# I want to find out the angle for the expression $a^3 + b^3 = c^3$.

like in pythagorean theorem angle comes 90 degree for the expression $a^2 + b^2 = c^2$, however I know that no integer solution is possible.

• The Pythagorean theorem generalizes to $c^2 = a^2 + b^2 - 2ab\cos\gamma$ (law of cosines). – Américo Tavares Aug 19 '12 at 18:31
• Are you perhaps wondering if there is a form of non-euclidian geometry which has a cube law for the sides of "right-angled" triangles appropriately defined? – Mark Bennet Aug 19 '12 at 19:41

There is no single angle corresponding to the relationship $a^3+b^3=c^3$.

Suppose that a triangle has sides of lengths $a,b$, and $c$ such that $a^3+b^3=c^3$. We know from the law of cosines that if $\theta$ is the angle opposite the side of length $c$, then $c^2=a^2+b^2-2ab\cos\theta$, so

$$\cos\theta=\frac{a^2+b^2-c^2}{2ab}\;.$$

Now let’s look at just a few examples. If $a=b=1$, then $c=\sqrt2$, and $$\cos\theta=\frac{2-2^{2/3}}2\approx0.20630\;.$$

If $a=1$ and $b=2$, then $c=\sqrt9$, and $$\cos\theta=\frac{5-9^{2/3}}4\approx0.16831\;.$$

If $a=1$ and $b=3$, then $c=\sqrt{28}$, and $$\cos\theta=\frac{10-28^{2/3}}6\approx0.12985\;.$$

As you can see, these values of $\cos\theta$ are all different, so the angles themselves are also different.

• M.Scott : Thanks, I got your point and proof is really satisfying me – Rahul Aug 20 '12 at 8:07

And here's a plot of the angle: The minimum angle seems to be at $a = b$, where

$$\cos\theta = 1 - \frac{1}{2^{1/3}}$$

Expanding on Brian M. Scott's answer, since $\cos\theta=\frac{a^2+b^2-c^2}{2ab}$ and $c^3 = a^3+b^3$, $\cos\theta=\frac{a^2+b^2-(a^3+b^3)^{2/3}}{2ab} = \frac{1+(b/a)^2-(1+(b/a)^3)^{2/3}}{2} =\frac{1+r^2-(1+r^3)^{2/3}}{2}$ where $r = b/a$.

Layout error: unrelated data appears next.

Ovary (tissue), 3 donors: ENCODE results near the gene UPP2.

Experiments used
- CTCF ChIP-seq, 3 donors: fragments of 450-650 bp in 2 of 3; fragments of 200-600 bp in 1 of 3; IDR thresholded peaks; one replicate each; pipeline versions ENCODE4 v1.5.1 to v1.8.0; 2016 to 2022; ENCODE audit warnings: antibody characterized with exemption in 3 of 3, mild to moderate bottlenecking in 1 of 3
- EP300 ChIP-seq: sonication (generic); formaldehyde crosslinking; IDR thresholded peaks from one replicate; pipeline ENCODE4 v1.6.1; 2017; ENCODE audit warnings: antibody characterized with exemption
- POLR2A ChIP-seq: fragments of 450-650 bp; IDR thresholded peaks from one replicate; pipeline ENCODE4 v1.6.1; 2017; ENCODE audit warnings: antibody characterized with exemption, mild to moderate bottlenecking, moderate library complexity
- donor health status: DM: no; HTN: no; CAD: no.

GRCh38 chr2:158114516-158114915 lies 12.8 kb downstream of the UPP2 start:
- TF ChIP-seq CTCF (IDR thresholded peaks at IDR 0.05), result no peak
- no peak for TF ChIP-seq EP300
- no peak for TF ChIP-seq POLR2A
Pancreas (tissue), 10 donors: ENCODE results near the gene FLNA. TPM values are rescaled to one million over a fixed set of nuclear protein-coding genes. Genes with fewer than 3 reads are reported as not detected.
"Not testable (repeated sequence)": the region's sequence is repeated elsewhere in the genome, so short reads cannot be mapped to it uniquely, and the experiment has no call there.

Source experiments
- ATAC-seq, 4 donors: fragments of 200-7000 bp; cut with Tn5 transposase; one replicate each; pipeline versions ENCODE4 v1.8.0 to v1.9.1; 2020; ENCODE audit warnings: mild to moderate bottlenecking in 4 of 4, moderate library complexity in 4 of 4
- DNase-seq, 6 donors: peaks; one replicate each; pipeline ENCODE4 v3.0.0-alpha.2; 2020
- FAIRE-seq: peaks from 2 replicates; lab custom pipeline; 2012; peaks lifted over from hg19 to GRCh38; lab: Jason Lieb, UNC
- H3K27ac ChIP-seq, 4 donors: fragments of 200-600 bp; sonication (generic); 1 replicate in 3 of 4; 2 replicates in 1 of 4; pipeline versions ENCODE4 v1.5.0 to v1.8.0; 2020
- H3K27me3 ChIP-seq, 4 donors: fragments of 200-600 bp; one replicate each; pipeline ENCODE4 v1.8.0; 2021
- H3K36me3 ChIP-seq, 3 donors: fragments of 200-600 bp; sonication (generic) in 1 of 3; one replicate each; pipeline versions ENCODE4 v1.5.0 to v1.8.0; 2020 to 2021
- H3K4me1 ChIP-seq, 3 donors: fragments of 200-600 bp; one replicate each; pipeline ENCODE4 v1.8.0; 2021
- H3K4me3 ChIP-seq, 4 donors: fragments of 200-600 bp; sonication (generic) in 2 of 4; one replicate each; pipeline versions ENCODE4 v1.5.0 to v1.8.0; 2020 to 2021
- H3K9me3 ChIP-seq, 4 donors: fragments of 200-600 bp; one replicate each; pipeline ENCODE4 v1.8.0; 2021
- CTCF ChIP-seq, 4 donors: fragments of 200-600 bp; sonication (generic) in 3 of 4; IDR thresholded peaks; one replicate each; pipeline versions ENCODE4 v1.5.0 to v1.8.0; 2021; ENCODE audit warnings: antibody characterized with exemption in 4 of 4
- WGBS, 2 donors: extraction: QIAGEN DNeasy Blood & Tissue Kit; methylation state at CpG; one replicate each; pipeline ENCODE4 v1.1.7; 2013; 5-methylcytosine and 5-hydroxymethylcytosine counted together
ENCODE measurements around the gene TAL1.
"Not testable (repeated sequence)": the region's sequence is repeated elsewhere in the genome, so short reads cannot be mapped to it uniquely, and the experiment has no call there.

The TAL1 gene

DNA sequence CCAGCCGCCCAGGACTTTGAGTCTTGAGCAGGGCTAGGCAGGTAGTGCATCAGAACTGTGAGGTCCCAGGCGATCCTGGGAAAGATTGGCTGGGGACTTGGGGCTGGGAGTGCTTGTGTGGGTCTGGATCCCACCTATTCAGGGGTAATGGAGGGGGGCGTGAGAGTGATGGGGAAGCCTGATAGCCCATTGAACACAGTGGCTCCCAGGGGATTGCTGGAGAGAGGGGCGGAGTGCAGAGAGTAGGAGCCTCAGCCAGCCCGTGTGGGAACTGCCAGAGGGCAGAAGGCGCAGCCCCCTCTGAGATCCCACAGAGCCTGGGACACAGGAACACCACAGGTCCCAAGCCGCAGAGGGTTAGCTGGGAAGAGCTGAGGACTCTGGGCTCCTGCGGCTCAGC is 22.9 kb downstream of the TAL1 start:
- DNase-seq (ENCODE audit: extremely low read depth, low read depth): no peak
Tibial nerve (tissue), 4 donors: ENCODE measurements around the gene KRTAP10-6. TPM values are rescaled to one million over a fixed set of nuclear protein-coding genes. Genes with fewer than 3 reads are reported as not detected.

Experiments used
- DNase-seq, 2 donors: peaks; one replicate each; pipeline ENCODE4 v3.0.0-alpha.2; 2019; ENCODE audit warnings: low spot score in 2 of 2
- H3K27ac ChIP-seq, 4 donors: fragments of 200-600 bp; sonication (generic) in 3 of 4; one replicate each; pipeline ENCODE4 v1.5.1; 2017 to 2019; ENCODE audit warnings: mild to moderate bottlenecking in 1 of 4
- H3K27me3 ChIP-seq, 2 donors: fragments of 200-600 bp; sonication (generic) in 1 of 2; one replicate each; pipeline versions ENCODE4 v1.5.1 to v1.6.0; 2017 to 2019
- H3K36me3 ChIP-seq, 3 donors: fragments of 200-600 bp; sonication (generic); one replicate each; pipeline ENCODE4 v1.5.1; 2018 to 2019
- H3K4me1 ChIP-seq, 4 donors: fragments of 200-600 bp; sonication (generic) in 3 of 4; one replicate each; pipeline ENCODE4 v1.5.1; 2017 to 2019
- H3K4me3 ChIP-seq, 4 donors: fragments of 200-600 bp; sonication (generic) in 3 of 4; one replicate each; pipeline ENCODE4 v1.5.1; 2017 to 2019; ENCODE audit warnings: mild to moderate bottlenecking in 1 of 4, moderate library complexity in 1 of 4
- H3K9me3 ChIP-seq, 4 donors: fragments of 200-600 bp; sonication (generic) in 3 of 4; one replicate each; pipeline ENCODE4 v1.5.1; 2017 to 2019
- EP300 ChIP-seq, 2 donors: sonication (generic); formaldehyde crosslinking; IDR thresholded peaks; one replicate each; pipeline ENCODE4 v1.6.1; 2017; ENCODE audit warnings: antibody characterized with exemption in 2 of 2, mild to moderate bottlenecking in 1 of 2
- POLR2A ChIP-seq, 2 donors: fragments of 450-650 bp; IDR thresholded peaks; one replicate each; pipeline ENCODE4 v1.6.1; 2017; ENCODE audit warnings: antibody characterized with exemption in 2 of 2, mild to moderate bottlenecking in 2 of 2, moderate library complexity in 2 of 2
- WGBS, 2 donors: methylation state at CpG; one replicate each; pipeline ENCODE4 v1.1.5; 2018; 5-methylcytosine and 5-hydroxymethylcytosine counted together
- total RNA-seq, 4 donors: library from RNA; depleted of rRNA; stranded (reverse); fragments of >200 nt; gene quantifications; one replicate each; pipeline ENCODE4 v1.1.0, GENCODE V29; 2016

The derivative of the numerator is $2r-(2/3)(3r^2)(1+r^3)^{-1/3} = 2r - 2r^2(1+r^3)^{-1/3}$ which is never 0 (else $(1+r^3)^{1/3} = r$) so is always positive (since its value at 1 is $2-2/2^{1/3} > 0$).

For large r, $(1+r^3)^{2/3} = r^2 (1+r^{-3})^{2/3} \approx r^2(1 + (2/3)r^{-3}) = r^2 + 2/(3r)$ so $\cos\theta \approx \frac{1+r^2 - (r^2 + 2/(3r))}{2} = \frac{1-2/(3r)}{2}$ which tends to 1/2 for large $r$.

This may have an error, since I would expect it to go to 1, but I have to go now, so this this is it.

• However some mistake is there, but the logic is correct for the explanation. – Rahul Aug 20 '12 at 8:24

You do get slightly different answers for the Pythagorean Theorem on the surface of a sphere of radius $1,$ or the hyperbolic plane of curvature $-1.$ On the sphere, a right triangle with geodesic lengths of legs $a,b$ and hypotenuse $c$ obeys $$\cos c = \cos a \; \cos b,$$ while in the hyperbolic plane with curvature $-1$ it becomes $$\cosh c = \cosh a \; \cosh b.$$ In both cases, if you write out the functions as power series in $a,b,c,$ you see that the limit as $a,b,c$ all shrink to nearly $0$ is the traditional Pythagorean Theorem.

• Wookieepedia: The article you requested does not exist. – user856 Aug 19 '12 at 21:40
• @RahulNarain, I see what you mean. For some reason mine works, but I can understand that it is not really a Star Wars kind of thing. Life is so complicated. – Will Jagy Aug 19 '12 at 21:45
• I am very confused about what "WOOKIE" means. Presumably you're not referring to Star Wars? – Potato Aug 19 '12 at 22:12
• @Potato, it is just a link to a relevant section in Wikipedia. I have paid little attention to these changes in the web over the years, and to me Wiki might as well be random syllables, to be fiddled with for my amusement. However, if it is actually going to confuse people, I suppose I can write this is a more standard manner. On my screen, any link appears among text in a separate blue color. – Will Jagy Aug 19 '12 at 22:28
• @WillJagy I just thought it was an acronym and was wondering what it stood for. – Potato Aug 19 '12 at 22:53